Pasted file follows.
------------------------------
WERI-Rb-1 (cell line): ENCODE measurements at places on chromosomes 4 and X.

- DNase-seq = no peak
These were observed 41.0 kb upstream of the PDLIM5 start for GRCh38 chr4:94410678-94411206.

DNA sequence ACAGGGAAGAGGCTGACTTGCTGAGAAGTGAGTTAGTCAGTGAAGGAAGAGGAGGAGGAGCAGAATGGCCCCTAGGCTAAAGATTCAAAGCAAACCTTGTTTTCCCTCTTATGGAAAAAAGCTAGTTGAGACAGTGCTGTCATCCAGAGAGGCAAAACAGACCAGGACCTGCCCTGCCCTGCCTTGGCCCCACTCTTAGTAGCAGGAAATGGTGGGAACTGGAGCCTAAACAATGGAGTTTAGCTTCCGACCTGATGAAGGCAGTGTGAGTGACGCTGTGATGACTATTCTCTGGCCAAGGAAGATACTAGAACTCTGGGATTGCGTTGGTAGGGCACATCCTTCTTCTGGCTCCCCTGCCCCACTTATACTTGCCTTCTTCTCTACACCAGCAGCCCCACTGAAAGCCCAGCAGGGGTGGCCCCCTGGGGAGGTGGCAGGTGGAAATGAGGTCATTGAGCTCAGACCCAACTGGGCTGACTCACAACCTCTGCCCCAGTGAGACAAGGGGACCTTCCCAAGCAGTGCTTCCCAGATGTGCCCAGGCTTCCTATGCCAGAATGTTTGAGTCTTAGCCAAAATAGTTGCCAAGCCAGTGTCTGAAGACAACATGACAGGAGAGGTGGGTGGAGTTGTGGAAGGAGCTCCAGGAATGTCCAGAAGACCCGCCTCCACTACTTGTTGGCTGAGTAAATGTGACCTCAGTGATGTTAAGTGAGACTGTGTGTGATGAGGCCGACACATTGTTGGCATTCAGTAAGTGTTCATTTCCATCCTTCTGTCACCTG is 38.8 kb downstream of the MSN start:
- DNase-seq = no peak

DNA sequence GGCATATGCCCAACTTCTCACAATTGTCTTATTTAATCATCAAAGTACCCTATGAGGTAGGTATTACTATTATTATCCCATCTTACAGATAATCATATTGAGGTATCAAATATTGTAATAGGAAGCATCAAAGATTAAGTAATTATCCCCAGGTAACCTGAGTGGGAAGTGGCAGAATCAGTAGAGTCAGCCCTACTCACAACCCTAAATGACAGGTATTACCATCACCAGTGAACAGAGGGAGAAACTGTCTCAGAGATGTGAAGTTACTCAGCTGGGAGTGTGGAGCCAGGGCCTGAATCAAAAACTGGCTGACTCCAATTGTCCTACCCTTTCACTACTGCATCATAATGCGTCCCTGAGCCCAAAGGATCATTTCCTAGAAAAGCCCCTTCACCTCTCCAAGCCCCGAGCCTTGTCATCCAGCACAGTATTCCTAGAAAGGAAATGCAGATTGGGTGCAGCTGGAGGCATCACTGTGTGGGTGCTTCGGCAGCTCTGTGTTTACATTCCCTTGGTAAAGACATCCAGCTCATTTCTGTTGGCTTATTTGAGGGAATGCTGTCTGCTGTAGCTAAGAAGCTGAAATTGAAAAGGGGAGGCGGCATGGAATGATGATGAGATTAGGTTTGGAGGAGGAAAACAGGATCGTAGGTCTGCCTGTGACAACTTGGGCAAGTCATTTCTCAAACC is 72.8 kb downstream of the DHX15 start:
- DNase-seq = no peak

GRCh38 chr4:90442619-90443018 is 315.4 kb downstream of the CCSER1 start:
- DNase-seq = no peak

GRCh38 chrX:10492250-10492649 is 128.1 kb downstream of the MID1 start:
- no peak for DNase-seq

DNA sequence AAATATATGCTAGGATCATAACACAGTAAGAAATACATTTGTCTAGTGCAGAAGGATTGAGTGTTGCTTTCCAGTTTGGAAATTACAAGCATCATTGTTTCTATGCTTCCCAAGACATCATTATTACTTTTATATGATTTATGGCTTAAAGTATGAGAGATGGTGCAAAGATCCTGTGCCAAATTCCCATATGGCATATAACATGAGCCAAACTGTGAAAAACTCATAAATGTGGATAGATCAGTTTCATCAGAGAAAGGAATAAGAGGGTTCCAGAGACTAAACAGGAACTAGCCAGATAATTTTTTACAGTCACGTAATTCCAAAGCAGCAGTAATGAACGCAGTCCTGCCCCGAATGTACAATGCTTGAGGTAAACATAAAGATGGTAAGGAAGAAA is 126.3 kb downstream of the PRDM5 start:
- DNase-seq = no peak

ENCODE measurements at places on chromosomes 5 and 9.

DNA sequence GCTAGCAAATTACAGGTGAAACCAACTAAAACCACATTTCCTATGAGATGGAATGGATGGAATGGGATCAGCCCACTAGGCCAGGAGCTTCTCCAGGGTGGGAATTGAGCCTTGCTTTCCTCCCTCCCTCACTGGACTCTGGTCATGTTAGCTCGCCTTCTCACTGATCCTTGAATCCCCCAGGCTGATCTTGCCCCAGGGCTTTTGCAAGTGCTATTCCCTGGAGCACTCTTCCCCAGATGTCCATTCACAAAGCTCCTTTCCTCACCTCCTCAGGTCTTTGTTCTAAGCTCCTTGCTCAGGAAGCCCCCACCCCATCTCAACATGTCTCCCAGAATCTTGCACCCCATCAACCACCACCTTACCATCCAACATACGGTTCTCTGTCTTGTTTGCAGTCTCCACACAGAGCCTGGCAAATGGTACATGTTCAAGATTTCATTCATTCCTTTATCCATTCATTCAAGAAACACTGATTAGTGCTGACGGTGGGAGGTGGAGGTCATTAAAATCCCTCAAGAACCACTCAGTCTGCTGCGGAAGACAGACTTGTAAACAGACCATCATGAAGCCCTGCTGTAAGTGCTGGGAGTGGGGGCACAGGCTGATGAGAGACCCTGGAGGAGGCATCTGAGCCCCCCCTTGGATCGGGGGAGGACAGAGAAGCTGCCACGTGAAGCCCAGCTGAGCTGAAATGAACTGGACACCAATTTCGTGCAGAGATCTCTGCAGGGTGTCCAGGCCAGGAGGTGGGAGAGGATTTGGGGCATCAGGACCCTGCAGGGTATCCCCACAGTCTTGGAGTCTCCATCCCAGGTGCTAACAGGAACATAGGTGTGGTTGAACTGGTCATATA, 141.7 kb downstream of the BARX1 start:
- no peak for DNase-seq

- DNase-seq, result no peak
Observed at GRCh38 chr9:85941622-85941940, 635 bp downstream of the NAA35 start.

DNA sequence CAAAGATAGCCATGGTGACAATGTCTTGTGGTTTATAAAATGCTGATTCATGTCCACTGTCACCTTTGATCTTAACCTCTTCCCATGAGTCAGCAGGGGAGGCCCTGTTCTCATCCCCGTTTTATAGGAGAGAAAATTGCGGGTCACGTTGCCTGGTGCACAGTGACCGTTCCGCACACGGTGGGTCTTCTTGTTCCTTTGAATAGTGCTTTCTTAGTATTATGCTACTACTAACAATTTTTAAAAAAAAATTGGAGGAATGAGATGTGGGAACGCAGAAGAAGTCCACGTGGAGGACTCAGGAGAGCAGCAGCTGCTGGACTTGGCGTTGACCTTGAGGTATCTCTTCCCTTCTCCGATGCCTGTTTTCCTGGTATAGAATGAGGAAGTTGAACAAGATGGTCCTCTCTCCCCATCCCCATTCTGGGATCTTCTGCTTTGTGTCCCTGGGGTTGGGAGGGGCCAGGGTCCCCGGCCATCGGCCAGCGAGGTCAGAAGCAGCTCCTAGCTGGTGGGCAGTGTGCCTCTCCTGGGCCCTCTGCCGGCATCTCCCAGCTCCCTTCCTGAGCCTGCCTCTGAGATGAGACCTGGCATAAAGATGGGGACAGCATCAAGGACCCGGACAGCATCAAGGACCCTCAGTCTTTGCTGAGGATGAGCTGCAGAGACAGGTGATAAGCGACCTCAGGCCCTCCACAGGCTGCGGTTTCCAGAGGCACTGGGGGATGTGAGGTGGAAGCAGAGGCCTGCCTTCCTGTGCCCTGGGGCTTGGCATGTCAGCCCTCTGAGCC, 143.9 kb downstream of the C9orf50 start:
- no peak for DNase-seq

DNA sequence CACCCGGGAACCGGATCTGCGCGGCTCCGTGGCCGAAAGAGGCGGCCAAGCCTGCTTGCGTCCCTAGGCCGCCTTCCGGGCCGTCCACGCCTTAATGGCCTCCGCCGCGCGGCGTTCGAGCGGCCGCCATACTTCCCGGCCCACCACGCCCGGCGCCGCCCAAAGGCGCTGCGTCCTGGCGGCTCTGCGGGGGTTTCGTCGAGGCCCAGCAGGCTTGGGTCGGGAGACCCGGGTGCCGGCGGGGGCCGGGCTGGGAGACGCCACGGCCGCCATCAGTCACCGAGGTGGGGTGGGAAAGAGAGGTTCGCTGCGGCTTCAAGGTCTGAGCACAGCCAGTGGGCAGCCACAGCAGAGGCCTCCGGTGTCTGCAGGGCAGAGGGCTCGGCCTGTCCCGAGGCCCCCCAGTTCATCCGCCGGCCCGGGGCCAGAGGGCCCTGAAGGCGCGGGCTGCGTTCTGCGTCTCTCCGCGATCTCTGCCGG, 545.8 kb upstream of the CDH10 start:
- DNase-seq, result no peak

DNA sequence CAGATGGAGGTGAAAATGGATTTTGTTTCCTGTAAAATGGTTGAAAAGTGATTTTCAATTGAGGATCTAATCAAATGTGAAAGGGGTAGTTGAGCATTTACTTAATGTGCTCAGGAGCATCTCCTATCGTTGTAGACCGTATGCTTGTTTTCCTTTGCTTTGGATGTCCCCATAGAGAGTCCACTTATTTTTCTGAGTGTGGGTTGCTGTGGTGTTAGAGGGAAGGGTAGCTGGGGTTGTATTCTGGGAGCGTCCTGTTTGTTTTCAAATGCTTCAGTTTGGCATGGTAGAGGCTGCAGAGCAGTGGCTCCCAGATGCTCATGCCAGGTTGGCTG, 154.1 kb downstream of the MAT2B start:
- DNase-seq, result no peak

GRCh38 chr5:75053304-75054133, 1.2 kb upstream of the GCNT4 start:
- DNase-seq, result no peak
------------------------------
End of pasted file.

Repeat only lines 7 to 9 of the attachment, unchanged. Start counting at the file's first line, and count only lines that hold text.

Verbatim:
- DNase-seq = no peak

GRCh38 chr4:90442619-90443018 is 315.4 kb downstream of the CCSER1 start:
- DNase-seq = no peak